One of the central conflicts in Arcadia is the struggle between intellect and emotion. Although by the Chater Proposal, all seems charged by the random and unexpected movement of bodies in heat, there is an academic and intellectual thrust and persistence within the work to solve mathematical and historical mysteries. As in the case of Cleopatra, aptly pointed out by Thomasina, the random motion of bodies (or love) is rival to the pursuit of intellectual knowledge and progress. It would seem that intellectual knowledge and sexual or romantic knowledge cannot coexist; however at the conclusion of the play the audience is left with a shaky compromise.
This compromise is forged carefully. The champion of intellectual knowledge is Hannah Jarvis, who, as the scholar of modern day Sidley Park, wrote her first novel about injustice inflicted on Lady Caroline Lamb by Lord Byron through the couple's relationship. Hannah's purpose at Sidley Park is to write a book that essentially criticizes romanticism and heralds classicism. Hannah believes that the life of the hermit of Sidley Park, the "genius of the place" but also "an idiot in the landscape" is an apt metaphor for the downfall of romanticism. Hannah refuses to believe that Lord Byron would kill Ezra Chater because of "gut instinct." Hannah may be right about Lord Byron and Ezra Chater, but what she does not know is that Septimus Hodge, the hermit of Sidley Park, fell into the hermitage for an arguably romantic reason. Septimus escaped into the hermitage out of lost love, destined and determined to finally prove Thomasina's theory, not because of false knowledge or wasted work. Septimus, like Thomasina, is unable to solve the proof because he lacks the proper technology and, even in a life's work, cannot finish the problem. Hannah rejects sexual knowledge in all forms; she won't be photographed or submit to a kiss, she refuses Valentine, and brushes off Gus's flirtation. It seems that Hannah, at one time, knew love, "Chaps sometimes wanted to marry me," but she has turned away, "I don't know a worse bargain. Available sex against not being allowed to fart in bed."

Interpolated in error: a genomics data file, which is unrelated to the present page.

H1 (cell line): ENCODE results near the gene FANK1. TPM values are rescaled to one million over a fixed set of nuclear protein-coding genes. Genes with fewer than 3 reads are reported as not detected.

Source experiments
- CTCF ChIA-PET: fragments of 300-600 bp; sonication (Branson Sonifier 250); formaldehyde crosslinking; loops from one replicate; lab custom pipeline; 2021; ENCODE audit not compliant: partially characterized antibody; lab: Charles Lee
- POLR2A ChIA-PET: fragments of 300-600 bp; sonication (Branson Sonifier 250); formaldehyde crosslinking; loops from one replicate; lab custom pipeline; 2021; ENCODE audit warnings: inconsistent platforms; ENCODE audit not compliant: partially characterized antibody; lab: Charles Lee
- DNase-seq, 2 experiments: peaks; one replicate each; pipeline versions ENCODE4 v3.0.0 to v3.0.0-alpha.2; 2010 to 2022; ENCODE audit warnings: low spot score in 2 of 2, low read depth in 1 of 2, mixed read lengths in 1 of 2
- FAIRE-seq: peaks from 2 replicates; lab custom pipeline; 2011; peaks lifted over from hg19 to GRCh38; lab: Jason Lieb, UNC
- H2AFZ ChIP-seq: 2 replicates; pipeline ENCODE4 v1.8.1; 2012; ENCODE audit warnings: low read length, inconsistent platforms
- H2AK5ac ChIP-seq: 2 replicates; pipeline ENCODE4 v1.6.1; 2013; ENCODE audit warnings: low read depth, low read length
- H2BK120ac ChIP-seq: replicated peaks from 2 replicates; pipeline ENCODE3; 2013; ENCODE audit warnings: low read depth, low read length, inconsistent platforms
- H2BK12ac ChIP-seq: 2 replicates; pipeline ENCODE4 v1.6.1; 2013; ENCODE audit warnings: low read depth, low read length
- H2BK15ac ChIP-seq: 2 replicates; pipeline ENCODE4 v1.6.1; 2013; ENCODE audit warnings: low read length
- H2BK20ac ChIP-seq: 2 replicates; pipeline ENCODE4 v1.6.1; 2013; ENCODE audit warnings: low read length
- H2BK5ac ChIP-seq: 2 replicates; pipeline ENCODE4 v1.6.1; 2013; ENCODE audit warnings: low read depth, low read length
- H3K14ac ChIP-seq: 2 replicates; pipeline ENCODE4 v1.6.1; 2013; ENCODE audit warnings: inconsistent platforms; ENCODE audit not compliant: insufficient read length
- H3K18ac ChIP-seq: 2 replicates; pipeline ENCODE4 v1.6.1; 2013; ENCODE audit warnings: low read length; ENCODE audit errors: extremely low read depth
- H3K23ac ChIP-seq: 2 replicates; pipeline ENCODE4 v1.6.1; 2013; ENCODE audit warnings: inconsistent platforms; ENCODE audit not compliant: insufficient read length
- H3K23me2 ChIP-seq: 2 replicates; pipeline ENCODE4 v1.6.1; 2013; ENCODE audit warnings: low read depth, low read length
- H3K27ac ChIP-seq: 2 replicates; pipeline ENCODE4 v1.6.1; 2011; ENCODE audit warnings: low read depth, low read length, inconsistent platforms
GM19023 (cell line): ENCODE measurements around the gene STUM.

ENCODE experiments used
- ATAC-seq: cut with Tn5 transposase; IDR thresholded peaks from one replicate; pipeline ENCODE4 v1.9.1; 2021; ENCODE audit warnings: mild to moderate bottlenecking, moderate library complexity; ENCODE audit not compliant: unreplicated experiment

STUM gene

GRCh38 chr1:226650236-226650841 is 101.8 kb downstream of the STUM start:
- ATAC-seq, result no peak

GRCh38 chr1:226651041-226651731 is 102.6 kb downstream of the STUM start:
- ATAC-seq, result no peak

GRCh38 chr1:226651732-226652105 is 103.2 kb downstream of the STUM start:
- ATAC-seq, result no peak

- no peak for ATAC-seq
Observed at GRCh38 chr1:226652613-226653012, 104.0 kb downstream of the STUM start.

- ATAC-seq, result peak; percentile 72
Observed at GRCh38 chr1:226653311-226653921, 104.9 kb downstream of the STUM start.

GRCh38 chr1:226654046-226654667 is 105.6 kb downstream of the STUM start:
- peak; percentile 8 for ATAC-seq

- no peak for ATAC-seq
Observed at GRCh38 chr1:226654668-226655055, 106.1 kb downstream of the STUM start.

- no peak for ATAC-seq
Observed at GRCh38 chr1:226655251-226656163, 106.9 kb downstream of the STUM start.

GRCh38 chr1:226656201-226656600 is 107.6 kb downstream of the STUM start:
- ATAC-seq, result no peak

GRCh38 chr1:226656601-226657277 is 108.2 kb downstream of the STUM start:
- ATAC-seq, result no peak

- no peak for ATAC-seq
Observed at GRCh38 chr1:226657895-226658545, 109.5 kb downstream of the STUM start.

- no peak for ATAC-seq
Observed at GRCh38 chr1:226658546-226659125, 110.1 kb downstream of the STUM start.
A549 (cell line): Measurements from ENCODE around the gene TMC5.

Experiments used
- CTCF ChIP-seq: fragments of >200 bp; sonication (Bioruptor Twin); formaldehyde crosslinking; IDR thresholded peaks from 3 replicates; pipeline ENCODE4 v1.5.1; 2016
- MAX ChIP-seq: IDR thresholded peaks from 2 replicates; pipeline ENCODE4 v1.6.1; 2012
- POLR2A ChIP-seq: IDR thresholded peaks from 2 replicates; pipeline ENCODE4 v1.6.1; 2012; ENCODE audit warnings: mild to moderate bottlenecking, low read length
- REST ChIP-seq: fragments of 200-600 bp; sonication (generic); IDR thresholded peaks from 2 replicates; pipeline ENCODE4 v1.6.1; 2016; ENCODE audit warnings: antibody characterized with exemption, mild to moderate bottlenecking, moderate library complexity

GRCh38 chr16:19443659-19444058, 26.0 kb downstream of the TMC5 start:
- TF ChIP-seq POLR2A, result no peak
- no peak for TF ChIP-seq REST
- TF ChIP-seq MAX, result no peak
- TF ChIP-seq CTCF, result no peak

Mrs. Chater, the subject of the Chater principle, has the greatest amount of carnal knowledge. Although she remains unseen, the "Chater" as she's called, seduces Septimus, Lord Byron, Captain Brice, and her husband. She is the infamous woman who demonstrates the random and unexpected nature of carnal knowledge and "bodies in heat." The Chater has, as expected, no known academic ties or pursuits mentioned in the play.
While the play progresses toward Thomasina's fiery end in one story and toward the solution of her diagram in the other, there is an unexpected urgency toward sexual knowledge. As Valentine explains Thomasina's discovery to Hanna, Thomasina begs Septimus for a waltz and kiss before her seventeenth birthday. The knowledge that both stories come to—the irreversible end of life—leads the characters to find what is finally the most important and vital sort of knowledge. As Septimus suggests, the "improved Newtonian Universe" will die and grow cold, as Valentine interjects, "the heat goes into the mix." Thomasina asks once again for a dance. The knowledge each has found is cold and does not lead to heat, which is the final essential ingredient to life. The compromise is the realization, the knowledge of what knowledge will bring and cannot bring—it is the fear of knowing without heat or knowledge of another.